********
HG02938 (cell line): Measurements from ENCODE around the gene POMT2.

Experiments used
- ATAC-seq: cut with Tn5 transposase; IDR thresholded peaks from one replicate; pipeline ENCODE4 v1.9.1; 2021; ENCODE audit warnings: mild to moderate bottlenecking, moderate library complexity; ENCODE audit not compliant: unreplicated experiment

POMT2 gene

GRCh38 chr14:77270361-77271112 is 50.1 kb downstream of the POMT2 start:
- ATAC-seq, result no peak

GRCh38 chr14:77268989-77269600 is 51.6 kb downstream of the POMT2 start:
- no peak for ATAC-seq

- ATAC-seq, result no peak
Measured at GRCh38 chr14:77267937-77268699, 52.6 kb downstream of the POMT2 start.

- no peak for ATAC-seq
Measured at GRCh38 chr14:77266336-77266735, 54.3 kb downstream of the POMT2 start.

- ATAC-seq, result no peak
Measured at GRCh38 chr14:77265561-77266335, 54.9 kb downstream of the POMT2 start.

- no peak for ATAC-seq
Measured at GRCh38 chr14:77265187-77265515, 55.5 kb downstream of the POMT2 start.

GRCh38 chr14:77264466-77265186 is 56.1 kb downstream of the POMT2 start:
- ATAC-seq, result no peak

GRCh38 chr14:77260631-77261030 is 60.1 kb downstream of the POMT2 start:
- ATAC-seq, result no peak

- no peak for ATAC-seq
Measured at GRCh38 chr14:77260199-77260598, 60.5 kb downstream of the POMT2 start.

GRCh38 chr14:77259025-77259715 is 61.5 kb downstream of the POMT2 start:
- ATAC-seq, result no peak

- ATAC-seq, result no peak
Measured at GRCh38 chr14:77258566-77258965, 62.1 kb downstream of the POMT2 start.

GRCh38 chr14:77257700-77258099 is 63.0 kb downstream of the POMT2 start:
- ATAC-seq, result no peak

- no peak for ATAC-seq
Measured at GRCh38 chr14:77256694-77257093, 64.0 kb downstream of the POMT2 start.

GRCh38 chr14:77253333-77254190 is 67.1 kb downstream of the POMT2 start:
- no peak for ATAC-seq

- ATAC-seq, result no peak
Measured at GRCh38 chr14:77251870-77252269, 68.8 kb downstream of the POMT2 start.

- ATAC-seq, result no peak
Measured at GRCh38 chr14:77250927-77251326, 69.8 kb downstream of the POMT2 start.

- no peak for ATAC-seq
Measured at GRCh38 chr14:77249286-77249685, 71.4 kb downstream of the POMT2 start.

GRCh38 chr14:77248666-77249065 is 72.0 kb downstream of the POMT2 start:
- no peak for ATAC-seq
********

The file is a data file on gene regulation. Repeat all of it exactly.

HG02938 (cell line): Measurements from ENCODE around the gene POMT2.

Experiments used
- ATAC-seq: cut with Tn5 transposase; IDR thresholded peaks from one replicate; pipeline ENCODE4 v1.9.1; 2021; ENCODE audit warnings: mild to moderate bottlenecking, moderate library complexity; ENCODE audit not compliant: unreplicated experiment

POMT2 gene

GRCh38 chr14:77270361-77271112 is 50.1 kb downstream of the POMT2 start:
- ATAC-seq, result no peak

GRCh38 chr14:77268989-77269600 is 51.6 kb downstream of the POMT2 start:
- no peak for ATAC-seq

- ATAC-seq, result no peak
Measured at GRCh38 chr14:77267937-77268699, 52.6 kb downstream of the POMT2 start.

- no peak for ATAC-seq
Measured at GRCh38 chr14:77266336-77266735, 54.3 kb downstream of the POMT2 start.

- ATAC-seq, result no peak
Measured at GRCh38 chr14:77265561-77266335, 54.9 kb downstream of the POMT2 start.

- no peak for ATAC-seq
Measured at GRCh38 chr14:77265187-77265515, 55.5 kb downstream of the POMT2 start.

GRCh38 chr14:77264466-77265186 is 56.1 kb downstream of the POMT2 start:
- ATAC-seq, result no peak

GRCh38 chr14:77260631-77261030 is 60.1 kb downstream of the POMT2 start:
- ATAC-seq, result no peak

- no peak for ATAC-seq
Measured at GRCh38 chr14:77260199-77260598, 60.5 kb downstream of the POMT2 start.

GRCh38 chr14:77259025-77259715 is 61.5 kb downstream of the POMT2 start:
- ATAC-seq, result no peak

- ATAC-seq, result no peak
Measured at GRCh38 chr14:77258566-77258965, 62.1 kb downstream of the POMT2 start.

GRCh38 chr14:77257700-77258099 is 63.0 kb downstream of the POMT2 start:
- ATAC-seq, result no peak

- no peak for ATAC-seq
Measured at GRCh38 chr14:77256694-77257093, 64.0 kb downstream of the POMT2 start.

GRCh38 chr14:77253333-77254190 is 67.1 kb downstream of the POMT2 start:
- no peak for ATAC-seq

- ATAC-seq, result no peak
Measured at GRCh38 chr14:77251870-77252269, 68.8 kb downstream of the POMT2 start.

- ATAC-seq, result no peak
Measured at GRCh38 chr14:77250927-77251326, 69.8 kb downstream of the POMT2 start.

- no peak for ATAC-seq
Measured at GRCh38 chr14:77249286-77249685, 71.4 kb downstream of the POMT2 start.

GRCh38 chr14:77248666-77249065 is 72.0 kb downstream of the POMT2 start:
- no peak for ATAC-seq